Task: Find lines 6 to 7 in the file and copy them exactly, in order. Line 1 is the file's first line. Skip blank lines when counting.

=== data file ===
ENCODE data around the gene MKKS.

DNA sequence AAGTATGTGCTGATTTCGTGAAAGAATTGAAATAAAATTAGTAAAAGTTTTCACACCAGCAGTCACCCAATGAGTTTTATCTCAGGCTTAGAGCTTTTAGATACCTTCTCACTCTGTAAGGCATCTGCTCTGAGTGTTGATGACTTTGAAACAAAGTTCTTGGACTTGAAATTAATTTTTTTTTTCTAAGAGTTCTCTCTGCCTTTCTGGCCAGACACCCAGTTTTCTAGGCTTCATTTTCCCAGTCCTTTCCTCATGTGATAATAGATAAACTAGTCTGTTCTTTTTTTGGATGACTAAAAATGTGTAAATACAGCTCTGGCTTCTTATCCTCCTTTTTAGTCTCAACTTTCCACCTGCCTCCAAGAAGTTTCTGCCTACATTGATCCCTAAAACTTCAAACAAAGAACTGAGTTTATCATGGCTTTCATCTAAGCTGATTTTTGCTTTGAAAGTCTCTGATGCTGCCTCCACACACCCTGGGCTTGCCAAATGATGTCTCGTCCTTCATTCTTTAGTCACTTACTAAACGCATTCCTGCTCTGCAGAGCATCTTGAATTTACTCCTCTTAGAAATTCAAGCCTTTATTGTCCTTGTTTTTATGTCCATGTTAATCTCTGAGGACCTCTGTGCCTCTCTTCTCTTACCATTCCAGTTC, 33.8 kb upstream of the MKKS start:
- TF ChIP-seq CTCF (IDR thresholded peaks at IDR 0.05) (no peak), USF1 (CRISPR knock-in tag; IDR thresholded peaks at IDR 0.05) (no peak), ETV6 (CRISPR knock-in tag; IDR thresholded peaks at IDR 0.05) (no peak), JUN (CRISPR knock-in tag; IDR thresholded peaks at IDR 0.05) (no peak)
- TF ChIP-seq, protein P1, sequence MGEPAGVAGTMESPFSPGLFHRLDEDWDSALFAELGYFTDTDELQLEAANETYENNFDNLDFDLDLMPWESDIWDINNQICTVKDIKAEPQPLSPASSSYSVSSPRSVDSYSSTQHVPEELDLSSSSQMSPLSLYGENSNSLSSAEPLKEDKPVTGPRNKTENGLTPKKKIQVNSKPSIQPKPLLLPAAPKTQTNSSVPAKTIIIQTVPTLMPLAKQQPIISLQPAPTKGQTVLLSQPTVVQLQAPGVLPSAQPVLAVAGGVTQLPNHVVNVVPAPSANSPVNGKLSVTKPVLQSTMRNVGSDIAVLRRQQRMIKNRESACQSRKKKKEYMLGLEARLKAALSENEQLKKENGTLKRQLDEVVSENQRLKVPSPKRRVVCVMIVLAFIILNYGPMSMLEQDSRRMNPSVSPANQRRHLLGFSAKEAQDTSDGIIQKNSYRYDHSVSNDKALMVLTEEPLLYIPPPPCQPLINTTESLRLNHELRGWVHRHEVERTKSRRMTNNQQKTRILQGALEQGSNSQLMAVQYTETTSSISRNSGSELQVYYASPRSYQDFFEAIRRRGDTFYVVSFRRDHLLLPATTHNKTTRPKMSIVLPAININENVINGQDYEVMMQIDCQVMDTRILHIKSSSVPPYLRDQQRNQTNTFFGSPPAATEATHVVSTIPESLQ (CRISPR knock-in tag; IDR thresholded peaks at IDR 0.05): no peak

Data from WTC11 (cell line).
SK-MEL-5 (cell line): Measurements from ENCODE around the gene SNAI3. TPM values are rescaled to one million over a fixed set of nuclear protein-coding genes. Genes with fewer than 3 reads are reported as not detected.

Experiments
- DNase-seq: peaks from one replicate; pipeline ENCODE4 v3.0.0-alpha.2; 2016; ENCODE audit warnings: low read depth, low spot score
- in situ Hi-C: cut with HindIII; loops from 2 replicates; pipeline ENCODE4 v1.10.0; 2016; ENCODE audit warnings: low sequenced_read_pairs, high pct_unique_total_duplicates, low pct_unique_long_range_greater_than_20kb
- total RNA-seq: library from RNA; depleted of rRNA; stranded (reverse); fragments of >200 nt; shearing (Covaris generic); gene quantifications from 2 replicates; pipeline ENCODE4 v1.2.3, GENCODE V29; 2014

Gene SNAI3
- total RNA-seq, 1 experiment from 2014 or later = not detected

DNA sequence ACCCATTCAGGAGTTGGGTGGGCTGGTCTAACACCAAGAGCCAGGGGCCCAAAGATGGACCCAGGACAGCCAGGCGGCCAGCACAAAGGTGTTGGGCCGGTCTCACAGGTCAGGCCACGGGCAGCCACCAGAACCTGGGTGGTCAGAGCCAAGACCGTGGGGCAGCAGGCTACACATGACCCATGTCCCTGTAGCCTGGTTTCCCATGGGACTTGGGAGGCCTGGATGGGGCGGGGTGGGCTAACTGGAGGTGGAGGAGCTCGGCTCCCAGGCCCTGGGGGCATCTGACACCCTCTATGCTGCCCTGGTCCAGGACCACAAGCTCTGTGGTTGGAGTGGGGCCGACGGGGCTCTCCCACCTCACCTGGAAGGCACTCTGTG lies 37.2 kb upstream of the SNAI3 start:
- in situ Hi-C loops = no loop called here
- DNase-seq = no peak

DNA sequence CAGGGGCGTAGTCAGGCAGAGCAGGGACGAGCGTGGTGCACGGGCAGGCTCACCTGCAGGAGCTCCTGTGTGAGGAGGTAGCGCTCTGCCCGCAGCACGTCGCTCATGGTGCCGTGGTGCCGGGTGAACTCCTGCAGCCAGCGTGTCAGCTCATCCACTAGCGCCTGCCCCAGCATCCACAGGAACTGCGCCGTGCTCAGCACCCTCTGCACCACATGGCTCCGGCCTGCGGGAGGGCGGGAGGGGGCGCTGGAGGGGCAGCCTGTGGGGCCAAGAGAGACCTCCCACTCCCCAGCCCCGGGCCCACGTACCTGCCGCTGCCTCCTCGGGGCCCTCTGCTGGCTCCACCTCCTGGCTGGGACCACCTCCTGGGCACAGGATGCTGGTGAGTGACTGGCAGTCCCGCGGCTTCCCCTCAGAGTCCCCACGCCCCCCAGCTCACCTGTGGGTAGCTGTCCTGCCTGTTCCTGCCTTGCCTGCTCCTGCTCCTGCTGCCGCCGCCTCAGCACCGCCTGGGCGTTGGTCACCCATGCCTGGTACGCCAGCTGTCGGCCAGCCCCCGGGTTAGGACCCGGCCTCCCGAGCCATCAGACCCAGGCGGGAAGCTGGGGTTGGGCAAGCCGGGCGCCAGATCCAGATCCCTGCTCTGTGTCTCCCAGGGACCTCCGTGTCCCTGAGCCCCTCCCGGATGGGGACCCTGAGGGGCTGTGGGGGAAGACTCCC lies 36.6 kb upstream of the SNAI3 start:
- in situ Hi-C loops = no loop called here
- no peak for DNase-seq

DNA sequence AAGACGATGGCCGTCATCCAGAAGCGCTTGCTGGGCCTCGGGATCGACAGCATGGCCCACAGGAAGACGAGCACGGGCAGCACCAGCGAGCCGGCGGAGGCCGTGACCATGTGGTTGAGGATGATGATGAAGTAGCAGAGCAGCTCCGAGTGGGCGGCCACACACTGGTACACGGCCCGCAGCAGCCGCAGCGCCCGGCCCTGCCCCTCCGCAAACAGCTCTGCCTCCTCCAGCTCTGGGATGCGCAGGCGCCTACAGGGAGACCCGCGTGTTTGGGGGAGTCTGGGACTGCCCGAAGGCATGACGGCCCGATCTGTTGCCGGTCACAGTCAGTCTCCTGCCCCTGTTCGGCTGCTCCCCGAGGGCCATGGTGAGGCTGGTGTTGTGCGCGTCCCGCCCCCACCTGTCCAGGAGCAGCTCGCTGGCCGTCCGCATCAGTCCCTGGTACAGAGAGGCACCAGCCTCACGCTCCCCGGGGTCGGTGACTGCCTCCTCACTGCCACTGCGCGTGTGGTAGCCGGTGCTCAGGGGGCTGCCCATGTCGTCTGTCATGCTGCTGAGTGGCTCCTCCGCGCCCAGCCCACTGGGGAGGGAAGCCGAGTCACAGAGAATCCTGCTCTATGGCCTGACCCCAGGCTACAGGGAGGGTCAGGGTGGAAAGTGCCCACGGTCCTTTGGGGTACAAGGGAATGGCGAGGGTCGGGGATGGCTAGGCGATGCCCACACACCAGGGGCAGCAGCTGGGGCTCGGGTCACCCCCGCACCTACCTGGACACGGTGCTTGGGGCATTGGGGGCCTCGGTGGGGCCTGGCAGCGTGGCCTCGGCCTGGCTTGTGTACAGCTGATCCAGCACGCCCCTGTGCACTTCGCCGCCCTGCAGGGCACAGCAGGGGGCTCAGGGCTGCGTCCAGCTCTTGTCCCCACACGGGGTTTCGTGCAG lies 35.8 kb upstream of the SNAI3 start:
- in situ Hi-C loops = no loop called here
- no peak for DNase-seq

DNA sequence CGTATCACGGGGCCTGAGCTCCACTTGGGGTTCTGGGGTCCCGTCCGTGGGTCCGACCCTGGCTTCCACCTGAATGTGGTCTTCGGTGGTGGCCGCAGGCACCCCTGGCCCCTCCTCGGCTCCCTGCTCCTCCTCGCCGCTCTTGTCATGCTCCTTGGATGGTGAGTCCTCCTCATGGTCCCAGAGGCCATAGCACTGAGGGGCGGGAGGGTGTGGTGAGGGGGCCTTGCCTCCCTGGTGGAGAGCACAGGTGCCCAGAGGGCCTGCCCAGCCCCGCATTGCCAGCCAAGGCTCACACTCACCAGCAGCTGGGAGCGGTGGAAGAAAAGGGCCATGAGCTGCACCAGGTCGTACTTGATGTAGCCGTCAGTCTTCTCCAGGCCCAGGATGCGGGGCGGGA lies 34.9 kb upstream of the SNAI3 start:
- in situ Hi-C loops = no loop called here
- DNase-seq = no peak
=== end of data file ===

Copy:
SK-MEL-5 (cell line): Measurements from ENCODE around the gene SNAI3. TPM values are rescaled to one million over a fixed set of nuclear protein-coding genes. Genes with fewer than 3 reads are reported as not detected.

Experiments